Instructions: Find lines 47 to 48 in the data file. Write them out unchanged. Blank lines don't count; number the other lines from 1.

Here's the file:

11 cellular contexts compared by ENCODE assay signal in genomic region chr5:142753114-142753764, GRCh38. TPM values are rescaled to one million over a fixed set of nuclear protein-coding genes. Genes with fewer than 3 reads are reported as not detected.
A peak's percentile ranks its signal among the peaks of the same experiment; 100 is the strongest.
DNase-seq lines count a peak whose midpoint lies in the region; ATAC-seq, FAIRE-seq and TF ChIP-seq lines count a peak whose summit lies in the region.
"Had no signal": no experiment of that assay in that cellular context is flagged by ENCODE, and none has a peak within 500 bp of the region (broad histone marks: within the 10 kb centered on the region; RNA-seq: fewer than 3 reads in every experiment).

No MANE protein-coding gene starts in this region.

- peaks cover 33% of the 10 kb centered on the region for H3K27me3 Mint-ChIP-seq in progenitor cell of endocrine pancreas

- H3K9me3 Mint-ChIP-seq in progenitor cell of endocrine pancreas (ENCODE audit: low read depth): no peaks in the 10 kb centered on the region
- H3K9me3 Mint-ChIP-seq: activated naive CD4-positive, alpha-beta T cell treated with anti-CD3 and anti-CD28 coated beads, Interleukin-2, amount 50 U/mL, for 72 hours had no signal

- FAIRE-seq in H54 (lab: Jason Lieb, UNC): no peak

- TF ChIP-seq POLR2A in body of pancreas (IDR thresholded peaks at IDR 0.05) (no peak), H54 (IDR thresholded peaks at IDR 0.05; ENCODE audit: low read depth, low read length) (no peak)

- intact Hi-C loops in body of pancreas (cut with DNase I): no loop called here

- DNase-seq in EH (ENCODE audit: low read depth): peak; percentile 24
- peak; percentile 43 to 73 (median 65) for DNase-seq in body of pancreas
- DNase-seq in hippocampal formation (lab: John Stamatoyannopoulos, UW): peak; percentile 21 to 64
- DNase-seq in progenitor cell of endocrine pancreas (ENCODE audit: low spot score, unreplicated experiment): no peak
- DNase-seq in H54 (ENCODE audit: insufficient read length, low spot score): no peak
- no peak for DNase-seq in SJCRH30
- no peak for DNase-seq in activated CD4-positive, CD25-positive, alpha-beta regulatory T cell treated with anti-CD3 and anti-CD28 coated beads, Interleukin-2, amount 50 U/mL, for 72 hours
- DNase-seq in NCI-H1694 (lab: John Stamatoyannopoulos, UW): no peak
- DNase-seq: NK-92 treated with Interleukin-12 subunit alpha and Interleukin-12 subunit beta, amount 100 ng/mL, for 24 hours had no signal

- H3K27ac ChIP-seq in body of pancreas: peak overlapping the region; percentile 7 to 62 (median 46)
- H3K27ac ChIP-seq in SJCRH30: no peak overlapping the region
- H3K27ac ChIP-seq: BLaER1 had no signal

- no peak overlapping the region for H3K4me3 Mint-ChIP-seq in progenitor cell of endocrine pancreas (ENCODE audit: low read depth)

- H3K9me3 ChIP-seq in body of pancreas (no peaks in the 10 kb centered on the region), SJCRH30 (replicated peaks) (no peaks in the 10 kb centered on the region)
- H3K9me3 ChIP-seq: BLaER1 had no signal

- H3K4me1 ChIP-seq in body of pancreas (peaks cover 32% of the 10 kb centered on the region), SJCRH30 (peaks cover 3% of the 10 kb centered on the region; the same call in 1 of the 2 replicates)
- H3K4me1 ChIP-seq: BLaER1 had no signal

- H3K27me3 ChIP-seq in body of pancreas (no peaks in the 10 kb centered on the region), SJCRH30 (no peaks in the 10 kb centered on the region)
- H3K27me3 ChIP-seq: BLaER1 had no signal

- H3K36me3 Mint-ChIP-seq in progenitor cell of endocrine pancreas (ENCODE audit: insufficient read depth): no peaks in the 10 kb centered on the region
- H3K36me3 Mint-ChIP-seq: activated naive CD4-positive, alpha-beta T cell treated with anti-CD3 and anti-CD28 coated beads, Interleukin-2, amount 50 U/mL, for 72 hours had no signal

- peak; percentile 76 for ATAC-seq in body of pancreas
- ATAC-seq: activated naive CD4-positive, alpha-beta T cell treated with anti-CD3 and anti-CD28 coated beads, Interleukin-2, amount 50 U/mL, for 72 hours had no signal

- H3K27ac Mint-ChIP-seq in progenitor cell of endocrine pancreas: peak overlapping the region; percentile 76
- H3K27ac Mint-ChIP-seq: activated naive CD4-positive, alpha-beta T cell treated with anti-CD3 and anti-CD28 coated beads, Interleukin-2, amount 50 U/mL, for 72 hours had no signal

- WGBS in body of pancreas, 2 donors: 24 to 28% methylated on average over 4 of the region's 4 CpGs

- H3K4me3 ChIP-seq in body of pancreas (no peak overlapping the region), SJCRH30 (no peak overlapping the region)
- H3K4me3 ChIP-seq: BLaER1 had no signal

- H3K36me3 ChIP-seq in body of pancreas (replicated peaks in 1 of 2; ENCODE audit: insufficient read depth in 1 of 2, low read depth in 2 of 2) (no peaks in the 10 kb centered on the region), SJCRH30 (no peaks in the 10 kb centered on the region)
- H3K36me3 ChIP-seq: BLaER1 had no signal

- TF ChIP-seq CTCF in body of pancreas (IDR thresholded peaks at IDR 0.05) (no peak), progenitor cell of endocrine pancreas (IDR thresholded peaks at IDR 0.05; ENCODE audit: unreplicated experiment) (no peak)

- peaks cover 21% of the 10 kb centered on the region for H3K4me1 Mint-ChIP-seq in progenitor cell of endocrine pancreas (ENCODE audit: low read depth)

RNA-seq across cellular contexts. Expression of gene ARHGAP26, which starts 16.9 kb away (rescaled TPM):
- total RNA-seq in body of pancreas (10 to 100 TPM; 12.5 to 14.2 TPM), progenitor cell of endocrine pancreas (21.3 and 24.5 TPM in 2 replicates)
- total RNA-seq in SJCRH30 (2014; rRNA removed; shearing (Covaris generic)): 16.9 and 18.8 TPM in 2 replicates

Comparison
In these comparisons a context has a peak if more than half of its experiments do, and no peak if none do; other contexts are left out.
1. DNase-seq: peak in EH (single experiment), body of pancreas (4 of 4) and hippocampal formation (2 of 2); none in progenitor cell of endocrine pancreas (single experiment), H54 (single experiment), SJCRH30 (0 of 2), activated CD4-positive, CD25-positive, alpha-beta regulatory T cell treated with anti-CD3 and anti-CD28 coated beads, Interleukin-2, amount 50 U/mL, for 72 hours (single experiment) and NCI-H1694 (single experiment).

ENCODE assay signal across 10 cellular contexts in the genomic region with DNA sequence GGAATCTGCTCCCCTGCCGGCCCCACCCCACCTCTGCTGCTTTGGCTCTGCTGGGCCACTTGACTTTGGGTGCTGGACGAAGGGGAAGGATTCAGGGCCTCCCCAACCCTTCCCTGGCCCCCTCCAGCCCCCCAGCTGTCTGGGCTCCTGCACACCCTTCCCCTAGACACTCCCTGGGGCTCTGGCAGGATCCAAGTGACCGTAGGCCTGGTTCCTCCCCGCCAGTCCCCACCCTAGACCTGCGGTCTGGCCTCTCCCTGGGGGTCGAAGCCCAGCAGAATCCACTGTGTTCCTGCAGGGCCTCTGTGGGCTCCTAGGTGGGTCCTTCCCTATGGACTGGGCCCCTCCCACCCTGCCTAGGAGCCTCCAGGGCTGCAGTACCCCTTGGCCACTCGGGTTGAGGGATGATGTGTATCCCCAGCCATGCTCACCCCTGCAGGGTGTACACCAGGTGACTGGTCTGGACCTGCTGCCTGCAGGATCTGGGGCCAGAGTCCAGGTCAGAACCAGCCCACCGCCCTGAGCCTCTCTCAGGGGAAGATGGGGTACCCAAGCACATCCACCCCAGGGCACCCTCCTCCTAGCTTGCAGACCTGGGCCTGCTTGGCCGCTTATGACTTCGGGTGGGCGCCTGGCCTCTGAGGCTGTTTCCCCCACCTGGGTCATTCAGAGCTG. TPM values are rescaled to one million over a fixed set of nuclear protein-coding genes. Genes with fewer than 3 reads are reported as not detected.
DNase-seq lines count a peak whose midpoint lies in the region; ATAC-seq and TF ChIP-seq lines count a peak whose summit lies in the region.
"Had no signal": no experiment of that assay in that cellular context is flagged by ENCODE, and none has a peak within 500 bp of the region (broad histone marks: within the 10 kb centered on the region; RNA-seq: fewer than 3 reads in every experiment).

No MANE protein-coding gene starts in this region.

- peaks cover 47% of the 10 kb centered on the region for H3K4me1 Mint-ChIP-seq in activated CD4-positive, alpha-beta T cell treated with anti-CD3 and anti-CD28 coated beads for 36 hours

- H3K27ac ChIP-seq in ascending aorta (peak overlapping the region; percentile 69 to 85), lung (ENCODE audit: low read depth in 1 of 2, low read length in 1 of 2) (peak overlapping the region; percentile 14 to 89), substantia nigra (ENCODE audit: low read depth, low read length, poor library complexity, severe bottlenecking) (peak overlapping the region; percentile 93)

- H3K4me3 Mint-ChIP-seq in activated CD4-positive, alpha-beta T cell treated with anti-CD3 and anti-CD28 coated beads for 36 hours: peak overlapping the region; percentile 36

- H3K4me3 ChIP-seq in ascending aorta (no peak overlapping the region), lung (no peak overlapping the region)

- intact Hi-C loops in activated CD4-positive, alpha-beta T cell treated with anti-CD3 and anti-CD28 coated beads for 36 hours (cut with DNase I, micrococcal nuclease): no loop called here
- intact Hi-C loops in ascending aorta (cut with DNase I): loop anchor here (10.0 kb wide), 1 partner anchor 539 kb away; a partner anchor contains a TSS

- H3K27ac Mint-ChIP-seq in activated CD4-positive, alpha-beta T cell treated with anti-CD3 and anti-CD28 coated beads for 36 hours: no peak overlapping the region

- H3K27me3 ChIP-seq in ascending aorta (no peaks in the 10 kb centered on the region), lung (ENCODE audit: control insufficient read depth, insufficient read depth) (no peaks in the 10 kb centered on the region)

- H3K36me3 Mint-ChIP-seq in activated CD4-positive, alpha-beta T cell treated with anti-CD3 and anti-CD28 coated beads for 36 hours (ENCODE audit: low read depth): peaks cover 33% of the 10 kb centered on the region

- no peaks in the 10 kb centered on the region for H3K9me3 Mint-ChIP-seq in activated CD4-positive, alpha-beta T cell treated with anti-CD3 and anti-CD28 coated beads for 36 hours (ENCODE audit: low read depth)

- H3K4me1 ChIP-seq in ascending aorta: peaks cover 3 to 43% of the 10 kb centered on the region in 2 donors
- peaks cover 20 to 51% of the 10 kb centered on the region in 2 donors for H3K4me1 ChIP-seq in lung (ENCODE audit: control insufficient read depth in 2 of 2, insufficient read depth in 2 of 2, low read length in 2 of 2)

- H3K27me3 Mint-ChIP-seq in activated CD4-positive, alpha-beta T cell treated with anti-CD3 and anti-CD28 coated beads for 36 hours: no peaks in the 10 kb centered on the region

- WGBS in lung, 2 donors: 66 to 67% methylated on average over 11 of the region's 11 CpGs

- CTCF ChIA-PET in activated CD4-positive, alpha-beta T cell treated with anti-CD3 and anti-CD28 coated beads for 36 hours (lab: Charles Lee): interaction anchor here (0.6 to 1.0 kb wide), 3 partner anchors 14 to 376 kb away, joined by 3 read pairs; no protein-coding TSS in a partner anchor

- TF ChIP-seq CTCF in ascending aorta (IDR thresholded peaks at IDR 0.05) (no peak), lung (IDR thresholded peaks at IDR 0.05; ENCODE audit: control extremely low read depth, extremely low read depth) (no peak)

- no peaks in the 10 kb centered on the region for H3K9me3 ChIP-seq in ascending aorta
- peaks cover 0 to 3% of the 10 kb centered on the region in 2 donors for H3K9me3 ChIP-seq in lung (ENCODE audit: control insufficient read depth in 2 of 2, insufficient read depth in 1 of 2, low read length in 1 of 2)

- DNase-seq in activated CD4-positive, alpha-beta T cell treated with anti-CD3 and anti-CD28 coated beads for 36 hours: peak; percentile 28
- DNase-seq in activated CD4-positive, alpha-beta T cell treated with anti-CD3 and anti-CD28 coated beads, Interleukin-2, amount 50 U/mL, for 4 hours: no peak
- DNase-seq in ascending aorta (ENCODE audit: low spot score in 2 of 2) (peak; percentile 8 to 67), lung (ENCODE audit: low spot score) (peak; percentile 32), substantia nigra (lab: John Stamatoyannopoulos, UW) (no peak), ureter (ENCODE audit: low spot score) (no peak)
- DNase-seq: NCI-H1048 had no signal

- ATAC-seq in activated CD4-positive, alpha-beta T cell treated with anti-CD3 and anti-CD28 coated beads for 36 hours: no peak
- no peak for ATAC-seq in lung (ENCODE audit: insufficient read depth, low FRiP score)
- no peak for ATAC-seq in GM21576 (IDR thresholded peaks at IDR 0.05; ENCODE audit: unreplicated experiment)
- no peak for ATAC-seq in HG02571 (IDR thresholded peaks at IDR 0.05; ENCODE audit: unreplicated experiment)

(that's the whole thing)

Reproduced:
Comparison
In these comparisons a context has a peak if more than half of its experiments do, and no peak if none do; other contexts are left out.